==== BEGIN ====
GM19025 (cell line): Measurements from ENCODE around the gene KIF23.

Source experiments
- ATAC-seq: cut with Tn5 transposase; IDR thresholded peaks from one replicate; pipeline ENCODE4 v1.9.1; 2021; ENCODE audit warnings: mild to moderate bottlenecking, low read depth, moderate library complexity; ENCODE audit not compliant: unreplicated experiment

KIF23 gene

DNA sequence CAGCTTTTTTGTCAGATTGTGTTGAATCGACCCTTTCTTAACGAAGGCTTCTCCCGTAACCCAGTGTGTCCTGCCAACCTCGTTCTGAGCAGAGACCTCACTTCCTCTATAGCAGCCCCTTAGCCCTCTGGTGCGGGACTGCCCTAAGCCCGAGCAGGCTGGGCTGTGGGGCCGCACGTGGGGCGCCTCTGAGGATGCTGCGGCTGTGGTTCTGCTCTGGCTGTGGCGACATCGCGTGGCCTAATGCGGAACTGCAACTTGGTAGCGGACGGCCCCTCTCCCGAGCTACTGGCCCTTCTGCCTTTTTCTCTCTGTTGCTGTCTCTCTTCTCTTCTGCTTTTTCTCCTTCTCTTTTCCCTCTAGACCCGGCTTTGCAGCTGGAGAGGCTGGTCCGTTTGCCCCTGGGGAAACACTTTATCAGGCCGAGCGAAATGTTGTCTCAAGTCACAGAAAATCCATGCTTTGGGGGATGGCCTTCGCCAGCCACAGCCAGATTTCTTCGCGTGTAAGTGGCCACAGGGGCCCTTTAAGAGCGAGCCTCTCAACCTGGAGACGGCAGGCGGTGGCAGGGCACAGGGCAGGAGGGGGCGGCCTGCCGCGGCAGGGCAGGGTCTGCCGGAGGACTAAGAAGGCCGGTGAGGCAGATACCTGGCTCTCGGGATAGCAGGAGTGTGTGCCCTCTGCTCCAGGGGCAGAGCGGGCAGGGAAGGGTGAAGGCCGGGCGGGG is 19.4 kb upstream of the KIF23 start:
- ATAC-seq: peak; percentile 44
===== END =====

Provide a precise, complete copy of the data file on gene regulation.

GM19025 (cell line): Measurements from ENCODE around the gene KIF23.

Source experiments
- ATAC-seq: cut with Tn5 transposase; IDR thresholded peaks from one replicate; pipeline ENCODE4 v1.9.1; 2021; ENCODE audit warnings: mild to moderate bottlenecking, low read depth, moderate library complexity; ENCODE audit not compliant: unreplicated experiment

KIF23 gene

DNA sequence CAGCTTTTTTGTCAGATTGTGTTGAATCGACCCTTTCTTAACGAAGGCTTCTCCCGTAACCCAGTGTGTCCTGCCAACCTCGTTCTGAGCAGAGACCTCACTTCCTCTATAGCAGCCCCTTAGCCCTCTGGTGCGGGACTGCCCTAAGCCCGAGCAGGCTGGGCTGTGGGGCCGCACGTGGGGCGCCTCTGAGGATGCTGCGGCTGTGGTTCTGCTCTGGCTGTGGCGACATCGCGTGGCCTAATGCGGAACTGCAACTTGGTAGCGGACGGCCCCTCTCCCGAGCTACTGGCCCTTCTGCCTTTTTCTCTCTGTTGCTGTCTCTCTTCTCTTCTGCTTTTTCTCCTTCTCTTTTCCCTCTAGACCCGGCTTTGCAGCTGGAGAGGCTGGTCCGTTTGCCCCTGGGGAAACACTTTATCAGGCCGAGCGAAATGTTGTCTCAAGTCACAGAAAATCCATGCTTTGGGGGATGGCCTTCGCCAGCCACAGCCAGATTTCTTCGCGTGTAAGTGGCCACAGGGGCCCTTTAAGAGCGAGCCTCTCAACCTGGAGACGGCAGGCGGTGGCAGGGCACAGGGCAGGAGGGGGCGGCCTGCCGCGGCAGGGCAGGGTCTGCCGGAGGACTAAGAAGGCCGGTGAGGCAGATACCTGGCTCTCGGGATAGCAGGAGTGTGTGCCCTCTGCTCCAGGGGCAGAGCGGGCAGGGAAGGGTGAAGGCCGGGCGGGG is 19.4 kb upstream of the KIF23 start:
- ATAC-seq: peak; percentile 44